Effective January 1, 2016, an employee’s request for an accommodation for a disability or for religious reasons is considered to be “protected activity” for a retaliation claim under the Fair Employment and Housing Act (“FEHA”).

Continue Reading An Employee’s Request for a Disability or Religious Accommodation Is Considered Protected Activity Under Change to the Fair Employment and Housing Act

An employer is prohibited from retaliating against an employee who makes a complaint to a government or law enforcement agency under California law.

Labor Code section 1102.5(b), for example, makes it unlawful for a hospital to terminate a nurse because the nurse complained about a doctor to the Medical Board. It also would be unlawful for an airline to terminate a pilot who reported potential violations of regulations to the Federal Aviation Administration. These are classic “whistleblower” situations, where an employee complains about the conduct of his or her employer.  However, a recent case, Cardenas v. M. Fanaian, DDS, Inc., has held that the reach of section 1102.5(b) is not so limited, but applies to matters unrelated to the employer’s compliance with law in operating its business, such as employee reports to law enforcement involving personal matters.
Continue Reading “Whistleblower” Retaliation Applies to Private Matters Unrelated to the Whistleblower’s Employment

California Governor Jerry Brown recently signed into law AB 2751, a “clean up” bill that expands the bases and remedies for immigrant-related retaliation, and clarifies the penalty and employee information provisions of AB 263 and SB 666.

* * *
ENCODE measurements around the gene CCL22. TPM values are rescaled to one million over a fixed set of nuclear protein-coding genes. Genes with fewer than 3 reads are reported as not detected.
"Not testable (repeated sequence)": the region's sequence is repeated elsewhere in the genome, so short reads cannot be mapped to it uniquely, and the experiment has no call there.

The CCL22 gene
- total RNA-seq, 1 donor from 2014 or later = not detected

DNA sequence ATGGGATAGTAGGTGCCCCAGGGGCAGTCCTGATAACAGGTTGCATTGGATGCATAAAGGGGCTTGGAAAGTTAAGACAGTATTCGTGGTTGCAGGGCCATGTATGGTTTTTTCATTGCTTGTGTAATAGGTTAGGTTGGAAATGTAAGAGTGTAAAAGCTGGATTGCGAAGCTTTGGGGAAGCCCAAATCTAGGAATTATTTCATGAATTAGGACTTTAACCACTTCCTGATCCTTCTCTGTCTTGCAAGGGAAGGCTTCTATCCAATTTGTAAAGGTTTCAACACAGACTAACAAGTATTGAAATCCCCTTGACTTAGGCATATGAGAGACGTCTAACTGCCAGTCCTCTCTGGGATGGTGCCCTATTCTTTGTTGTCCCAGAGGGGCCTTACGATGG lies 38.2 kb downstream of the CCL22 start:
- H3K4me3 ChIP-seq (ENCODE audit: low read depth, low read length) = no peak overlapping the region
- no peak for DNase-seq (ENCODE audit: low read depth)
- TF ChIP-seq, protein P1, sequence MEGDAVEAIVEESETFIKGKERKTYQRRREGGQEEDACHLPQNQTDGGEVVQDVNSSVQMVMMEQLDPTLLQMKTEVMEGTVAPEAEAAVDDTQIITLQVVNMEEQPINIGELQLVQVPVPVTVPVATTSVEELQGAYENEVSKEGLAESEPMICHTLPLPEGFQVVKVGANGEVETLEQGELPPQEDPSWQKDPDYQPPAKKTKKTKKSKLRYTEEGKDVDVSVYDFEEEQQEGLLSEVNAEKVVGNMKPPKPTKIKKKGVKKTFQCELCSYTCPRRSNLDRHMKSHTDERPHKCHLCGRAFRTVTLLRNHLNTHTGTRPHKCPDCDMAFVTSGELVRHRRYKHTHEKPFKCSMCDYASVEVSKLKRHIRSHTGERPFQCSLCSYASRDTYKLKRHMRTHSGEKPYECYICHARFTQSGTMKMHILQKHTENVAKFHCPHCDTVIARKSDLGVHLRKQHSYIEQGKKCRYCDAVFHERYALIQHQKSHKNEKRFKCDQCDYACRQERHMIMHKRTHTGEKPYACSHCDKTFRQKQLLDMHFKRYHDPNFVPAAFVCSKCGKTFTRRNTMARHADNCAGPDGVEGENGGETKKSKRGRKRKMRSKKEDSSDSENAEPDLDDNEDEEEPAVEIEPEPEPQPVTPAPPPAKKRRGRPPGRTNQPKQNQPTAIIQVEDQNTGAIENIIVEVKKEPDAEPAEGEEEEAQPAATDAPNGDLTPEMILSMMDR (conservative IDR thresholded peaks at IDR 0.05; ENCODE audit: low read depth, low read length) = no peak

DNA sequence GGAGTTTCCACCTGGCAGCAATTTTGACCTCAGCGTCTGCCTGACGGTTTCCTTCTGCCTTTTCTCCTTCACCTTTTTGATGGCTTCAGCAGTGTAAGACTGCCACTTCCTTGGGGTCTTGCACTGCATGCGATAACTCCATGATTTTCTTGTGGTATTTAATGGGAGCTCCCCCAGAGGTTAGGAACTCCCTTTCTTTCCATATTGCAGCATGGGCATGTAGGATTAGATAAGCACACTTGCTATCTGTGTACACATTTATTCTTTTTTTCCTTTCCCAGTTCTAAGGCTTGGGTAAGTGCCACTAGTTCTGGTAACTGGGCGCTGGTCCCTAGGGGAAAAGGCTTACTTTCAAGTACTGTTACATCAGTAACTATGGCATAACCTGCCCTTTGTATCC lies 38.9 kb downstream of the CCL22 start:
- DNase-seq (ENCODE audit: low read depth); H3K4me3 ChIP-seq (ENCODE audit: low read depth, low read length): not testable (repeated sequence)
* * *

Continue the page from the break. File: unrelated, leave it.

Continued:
AB 263 and SB 666 were enacted last year to protect immigrant workers against unlawful retaliation. These two bills have since operated in conjunction to prohibit employers from engaging in various “immigration-related practices” against employees who had exercised certain rights protected under state labor and employment laws. These “unfair immigration-related practices” included threatening to file or filing a false police report or threatening to contact or contacting immigration authorities in retaliation for some protected activity engaged in by the employee (e.g., filing a workplace complaint).
Continue Reading California Broadens Immigration-Related Retaliation Protections

On May 15, 2014, the California Assembly passed a proposed amendment to California’s statute governing sexual harassment training.

Currently, the statute requires employers with 50 or more employees to ensure workplaces are free of sexual harassment by providing training to their supervisory employees at least once every two years.  Such training must include information regarding

Finding an intern had produced sufficient evidence for a reasonable jury to conclude his supervisor engaged in a pervasive pattern of harassing conduct “because of sex,” including numerous gifts, frequent lunch purchases, along with sexual jokes and displays of pornographic computer images, the California Court of Appeal has allowed his harassment suit to proceed, reversing